Mirci leaned forward and anchored her elbows on her knees. “This happens to you a lot. Have you noticed?”
Katyn grimaced. What did Mirci want her to say? “I’m sorry. I don’t know what I’m doing wrong.”
Mirci rubbed her fingers across her palm, as if carefully considering what she would say next. “The tunnels are dangerous. Accidents happen. But—do you know most people don’t spend as much time in the tunnels as you do?”
If Mirci would just dismiss her, Katyn could get dressed and get out of here. There wouldn’t be as much time for character creation—she’d have to adopt a stock character, but that was still better than nothing.
“There are other duties you could be doing. Sorting, packaging. Lots of nice, safe rotations.”
“But—I’m always assigned to the tunnels . . .”
Mirci sighed and muttered, “How dumb do you have to be?” She cleared her throat. “Listen, you’re pretty new here, so maybe you don’t understand how it works. When you get your Holo chit, you’re supposed to give it to me.”
Katyn blinked, her attention pulling away from planning her Holo experience. “What?”
“I have clout with the big guys. If I put your name on my list, you get sent to the tunnels once, maybe twice a month.”
“But that’s extortion!”
“Where do you think you are, the Mids? I didn’t think you’d be so naïve, coming from Level Two.”
Katyn swallowed. Things were supposed to be better here.
“Look, my protection is valuable, and I expect to be compensated. Six months’ worth of your Holo time makes it worth my while to stick my neck out for you. You agree to that, you get on the list. This is all supposed to be understood.”
Katyn was already shaking her head before Mirci finished. “I can’t do that.”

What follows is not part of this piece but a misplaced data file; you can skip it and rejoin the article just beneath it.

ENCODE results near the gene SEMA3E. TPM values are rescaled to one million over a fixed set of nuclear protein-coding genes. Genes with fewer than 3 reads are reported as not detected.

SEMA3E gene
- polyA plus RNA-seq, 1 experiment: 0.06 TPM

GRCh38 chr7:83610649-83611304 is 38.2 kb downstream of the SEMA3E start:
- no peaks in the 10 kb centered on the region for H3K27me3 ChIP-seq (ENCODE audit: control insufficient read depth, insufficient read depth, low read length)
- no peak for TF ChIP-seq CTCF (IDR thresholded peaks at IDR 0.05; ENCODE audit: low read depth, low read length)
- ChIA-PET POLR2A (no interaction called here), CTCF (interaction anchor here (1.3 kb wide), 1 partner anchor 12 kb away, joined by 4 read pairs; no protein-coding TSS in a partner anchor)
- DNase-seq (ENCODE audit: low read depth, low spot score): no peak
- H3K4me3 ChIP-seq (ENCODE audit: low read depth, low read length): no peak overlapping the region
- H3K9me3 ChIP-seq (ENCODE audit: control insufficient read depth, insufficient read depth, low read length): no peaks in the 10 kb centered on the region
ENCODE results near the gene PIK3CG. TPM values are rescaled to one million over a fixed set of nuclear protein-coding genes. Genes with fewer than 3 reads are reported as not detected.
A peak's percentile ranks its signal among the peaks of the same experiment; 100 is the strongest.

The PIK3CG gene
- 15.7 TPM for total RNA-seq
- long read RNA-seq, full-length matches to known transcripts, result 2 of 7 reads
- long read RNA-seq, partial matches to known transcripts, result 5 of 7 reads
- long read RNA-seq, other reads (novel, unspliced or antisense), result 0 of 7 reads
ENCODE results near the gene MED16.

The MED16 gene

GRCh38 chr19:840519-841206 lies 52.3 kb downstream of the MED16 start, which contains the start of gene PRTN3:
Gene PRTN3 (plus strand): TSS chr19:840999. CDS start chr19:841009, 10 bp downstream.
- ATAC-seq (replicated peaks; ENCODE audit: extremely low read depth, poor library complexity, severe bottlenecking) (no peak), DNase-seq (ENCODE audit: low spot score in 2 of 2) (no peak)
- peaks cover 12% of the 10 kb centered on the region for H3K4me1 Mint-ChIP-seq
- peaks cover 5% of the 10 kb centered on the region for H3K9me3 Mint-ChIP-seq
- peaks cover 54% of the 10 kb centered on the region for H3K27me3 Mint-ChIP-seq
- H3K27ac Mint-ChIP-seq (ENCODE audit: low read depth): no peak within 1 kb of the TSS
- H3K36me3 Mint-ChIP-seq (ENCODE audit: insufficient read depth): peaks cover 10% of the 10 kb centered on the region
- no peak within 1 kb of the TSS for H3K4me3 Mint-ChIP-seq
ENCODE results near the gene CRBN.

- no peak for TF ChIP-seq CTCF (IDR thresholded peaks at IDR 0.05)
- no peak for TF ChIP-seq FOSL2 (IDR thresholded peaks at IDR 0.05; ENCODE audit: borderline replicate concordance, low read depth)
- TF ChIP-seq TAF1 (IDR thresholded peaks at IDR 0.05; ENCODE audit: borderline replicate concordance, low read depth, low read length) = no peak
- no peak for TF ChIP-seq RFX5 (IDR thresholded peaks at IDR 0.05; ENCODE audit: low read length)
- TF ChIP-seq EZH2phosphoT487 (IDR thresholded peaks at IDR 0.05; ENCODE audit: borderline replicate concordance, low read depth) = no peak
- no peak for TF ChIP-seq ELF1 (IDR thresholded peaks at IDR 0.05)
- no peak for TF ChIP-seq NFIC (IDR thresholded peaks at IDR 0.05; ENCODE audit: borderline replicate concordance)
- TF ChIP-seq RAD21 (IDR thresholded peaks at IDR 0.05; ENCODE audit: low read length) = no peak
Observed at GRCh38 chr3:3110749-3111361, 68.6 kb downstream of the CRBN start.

“It’s standard practice, Katyn. I’ve worked hard to get where I am, and that comes with certain perks.”
“But it’s not right—”
“Find another job, then.”
“You know I can’t.” She’d just come up from Level Two—she wasn’t qualified for other work yet. It was the mines or nothing.
“Then pay me, or you’re out in the tunnels again. How many more burns do you think you can handle?”
Katyn could only gape at her. “But six months?” Even one month was too much to ask. “I can’t.”
“Look, I’ve got people to pay too. I can’t do this for you if you don’t help me out.” She stood and walked to the door. “This is how things work, Katyn. Unless you think you’re gonna find Socorro’s treasure, best get your name on my list.” The door clanged shut behind her.
Katyn yanked on her jumpsuit. Socorro’s treasure—how dare Mirci taunt her with that? Even if it did exist, it wasn’t like she’d ever get enough Holo time to actually find it. Just another way life was stacked against people in the Dregs.
She didn’t want to think about any of this. If she could get to the Holo, it would all go away. The clock read 10:05. Just enough time.
She ran out to the pay station, pressed her shaking thumb to the screen. The metal coin clinked into the tray, and Katyn glanced over her shoulder. No one. She snatched the coin and thrust it into her pocket. Mirci couldn’t take it from her; it was hers by right.
She’d gone without Holo time before—sacrificed for a year to climb up a level—and what had that gotten her? Mirci and the mines. If she’d learned anything, it was that life never got any better. So why give up the one thing that made life in Echelon livable?
Advertisements filled the walls along her path, splashy screens shouting promises of a new start in the colonies—New Worlds! New Life! She shuddered. The colony planets didn’t even have the Holo. Why would anyone go there?
Her pant legs slapped against each other as she ran down the dim streets. She’d heard that in the city’s midlevels and higher, bioluminescent trees formed elegant arches lining the walkways. Down here, they had only the vines that clung to the grate of the level above, their light soulless and pathetic like everything else in the Dregs.
None of it mattered. Soon she’d be in the Holo, and all of this would disappear—the mines, Mirci, these clothes, her life—it would all be like a distant memory. She just had to get to the station.
Katyn rushed in to find the station nearly empty, only one attendant still managing the reception desk, one she didn’t recognize. Heat rose in Katyn’s cheeks as she hurried up to the desk, out of breath, and pushed her chit toward the woman—Valyri, the name tag said.
Valyri sighed. “Cutting it close, aren’t we?” She was probably getting ready to start her own experience—Holo workers got a half hour after every shift. Katyn had been trying to get that job for years.
“Sorry,” Katyn mumbled. “There’s still time, though—right?”